Tuesday, October 11, 2005

PRIDE'S PURGE. Hugh Hewitt rejoices that Professor Althouse has turned toward the light on Miers. The Professor seems to have internalized the "elitism" charge agin' stuck-up types who think we should have constitutional scholars on the Supreme Court. She has about decided that we have enough of those for now:
If you are going to devote your life to the subject of constitutional law, as an academic subject, you are probably the sort of person who is attracted to abstractions, theories, and larger patterns and aspirations. You are going to tend to approve of jurists who have a similar frame of mind, a large capacity for theory, that makes you and the people you surround yourself with so impressive. Now, who is this Harriet Miers, this practicing lawyer, who presumes to go on the Court and write the opinions we must spend our lives reading and analyzing?...[italics hers]

Perhaps the Court is harmed by an excess of interest in the theoretical. A solid, experienced lawyer like Miers, with no real background in constitutional law, might look at the text, the precedents, the briefs, and use the standard lawyer's methods to resolve the problem at hand. What is wrong with having that style of analysis in the mix? We need a safeguard against the excessively theoretical.
I can see her point. Horace Debussy Jones, aka Satch, in his childish simplicity, provided a much-needed dose of folk wisdom to The Bowery Boys, leavening the more cerebral "regoigitations" of Slip Mahoney. Perhaps Miers can fill a similar role in the Supreme Court of the United States.

Professor Althouse salts her near-endorsement with some small cavils, perhaps in order to preserve propriety, but Hewitt, like a sadistic gang boss who has cornered a wandering sheep, gets up real close and spells it all out for her:
When Bush said "like Scalia or Thomas" many people heard many things. I think it is very safe to say that the vast majority of American voters did not hear "justices committed to a particular theory...of textualism or originalism"... I think they heard "results," and if I am right, Bush has not only not broken his promise, he may be well on his way to fulfilling it twice and hopefully more times over.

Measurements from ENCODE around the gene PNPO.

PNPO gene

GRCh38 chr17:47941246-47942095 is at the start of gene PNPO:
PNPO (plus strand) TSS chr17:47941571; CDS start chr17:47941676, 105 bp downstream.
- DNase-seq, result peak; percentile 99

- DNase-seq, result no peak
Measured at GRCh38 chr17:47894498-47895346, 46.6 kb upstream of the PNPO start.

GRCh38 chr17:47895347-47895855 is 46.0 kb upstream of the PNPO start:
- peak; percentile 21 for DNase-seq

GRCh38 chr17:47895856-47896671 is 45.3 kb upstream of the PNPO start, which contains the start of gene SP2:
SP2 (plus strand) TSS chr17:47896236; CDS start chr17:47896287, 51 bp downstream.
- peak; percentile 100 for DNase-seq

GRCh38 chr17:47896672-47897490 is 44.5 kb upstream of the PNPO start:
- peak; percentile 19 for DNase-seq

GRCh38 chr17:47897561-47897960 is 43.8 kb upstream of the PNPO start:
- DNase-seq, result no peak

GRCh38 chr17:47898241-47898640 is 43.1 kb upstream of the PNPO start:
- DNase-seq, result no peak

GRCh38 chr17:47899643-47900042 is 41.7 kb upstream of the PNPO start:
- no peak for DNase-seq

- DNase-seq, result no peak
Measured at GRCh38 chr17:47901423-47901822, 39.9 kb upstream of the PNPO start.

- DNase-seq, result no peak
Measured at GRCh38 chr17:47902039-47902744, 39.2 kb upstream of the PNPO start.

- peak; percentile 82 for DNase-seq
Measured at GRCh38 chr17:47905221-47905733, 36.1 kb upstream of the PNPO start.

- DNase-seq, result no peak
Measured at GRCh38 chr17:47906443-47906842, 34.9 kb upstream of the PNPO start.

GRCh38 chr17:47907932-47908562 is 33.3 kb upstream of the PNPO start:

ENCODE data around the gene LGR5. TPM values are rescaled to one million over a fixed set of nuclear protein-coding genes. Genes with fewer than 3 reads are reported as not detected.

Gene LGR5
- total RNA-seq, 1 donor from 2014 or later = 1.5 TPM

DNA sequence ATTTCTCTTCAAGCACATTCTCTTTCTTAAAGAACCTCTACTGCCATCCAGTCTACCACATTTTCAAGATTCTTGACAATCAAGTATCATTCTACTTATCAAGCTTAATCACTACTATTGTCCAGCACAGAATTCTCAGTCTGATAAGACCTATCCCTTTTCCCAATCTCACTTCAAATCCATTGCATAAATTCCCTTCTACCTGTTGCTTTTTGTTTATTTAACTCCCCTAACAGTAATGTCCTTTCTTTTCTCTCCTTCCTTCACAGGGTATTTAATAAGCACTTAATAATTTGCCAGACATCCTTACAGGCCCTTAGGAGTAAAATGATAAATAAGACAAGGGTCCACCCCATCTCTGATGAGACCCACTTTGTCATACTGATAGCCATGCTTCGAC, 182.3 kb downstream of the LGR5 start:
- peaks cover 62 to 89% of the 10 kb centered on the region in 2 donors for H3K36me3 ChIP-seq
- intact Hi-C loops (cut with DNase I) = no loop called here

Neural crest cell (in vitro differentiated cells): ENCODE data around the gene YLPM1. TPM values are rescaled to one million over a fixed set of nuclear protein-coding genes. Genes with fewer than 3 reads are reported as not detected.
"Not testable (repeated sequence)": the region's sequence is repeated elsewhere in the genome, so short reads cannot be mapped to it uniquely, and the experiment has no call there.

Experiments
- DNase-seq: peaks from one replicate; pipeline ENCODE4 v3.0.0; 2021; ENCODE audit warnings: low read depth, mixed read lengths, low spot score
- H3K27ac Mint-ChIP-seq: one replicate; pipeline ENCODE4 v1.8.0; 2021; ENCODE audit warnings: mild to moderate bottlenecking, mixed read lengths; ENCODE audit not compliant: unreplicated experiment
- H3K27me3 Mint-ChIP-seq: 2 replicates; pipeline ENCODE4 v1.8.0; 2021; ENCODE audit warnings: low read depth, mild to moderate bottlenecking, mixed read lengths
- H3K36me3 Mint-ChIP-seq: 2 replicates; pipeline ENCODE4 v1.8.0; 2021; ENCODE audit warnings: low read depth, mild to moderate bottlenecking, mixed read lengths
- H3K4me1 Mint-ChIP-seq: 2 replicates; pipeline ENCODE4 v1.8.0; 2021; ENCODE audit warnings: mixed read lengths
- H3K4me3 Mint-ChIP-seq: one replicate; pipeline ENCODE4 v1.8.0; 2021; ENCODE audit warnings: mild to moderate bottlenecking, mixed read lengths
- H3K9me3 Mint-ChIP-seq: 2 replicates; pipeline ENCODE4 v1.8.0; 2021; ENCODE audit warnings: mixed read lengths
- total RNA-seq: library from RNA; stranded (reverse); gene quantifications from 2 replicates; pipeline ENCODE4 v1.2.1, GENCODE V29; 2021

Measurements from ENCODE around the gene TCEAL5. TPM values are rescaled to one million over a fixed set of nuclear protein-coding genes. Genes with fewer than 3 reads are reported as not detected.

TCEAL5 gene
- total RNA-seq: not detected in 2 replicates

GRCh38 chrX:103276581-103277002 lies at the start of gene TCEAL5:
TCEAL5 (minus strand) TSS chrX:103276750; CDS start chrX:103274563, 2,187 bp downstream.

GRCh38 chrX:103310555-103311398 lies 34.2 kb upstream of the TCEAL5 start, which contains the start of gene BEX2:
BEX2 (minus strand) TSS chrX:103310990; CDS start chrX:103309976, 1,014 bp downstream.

Put simply, Miers is a reliable vote for every item on the right-wing agenda. Professors will hem and haw and make up pretty paradigms; nothing counts to the enforcers but votes and endorsements.

The message spreads that conservatives who decry Miers' lack of qualifications are acting self-destructively. This message is disseminated by operatives like Hewitt, but it is tended lovingly by folks like The Anchoress, who attributes anti-Miers demurrers to the Seven Deadly Sins:
Oh, it’s only all the same old tired tricks that have been used since the very beginning… still being used, because they still confound the audience: Pride. Avarice. Wrath. Envy. Lust. Gluttony. Sloth. Stirring up long-held anger and a salivating desire for revenge heats up Wrath - and wrath demands confrontation and release. Turning people’s heads so that they unwittingly embrace their Pride in themselves, their intellects, their lives, their abilities and their successes is a terrific way to utterly cloud their comprehension...
Now, it is an observable fact that one can intellectualize oneself out of the gravitational pull of reality. But it should be noticed that many of those conservatives who spoke against Miers have heretofore been reliable Bush apologists. How much "Pride," of the Deadly sort proposed by The Anchoress, can you imagine they have?

Well, if you believe in Satan, I suppose you also believe that anyone can fall, at a moment's notice and without any stronger motivation than Man's fallen state. Seen another way (roar of flames, demonic laughter), it may also be that some people can only eat so much bullshit before they become nauseated.

But, as we have seen, appetitites can change. This is all going pretty much as I expected. But, despite my Satanic pride, I can't say as I take pleasure from that.

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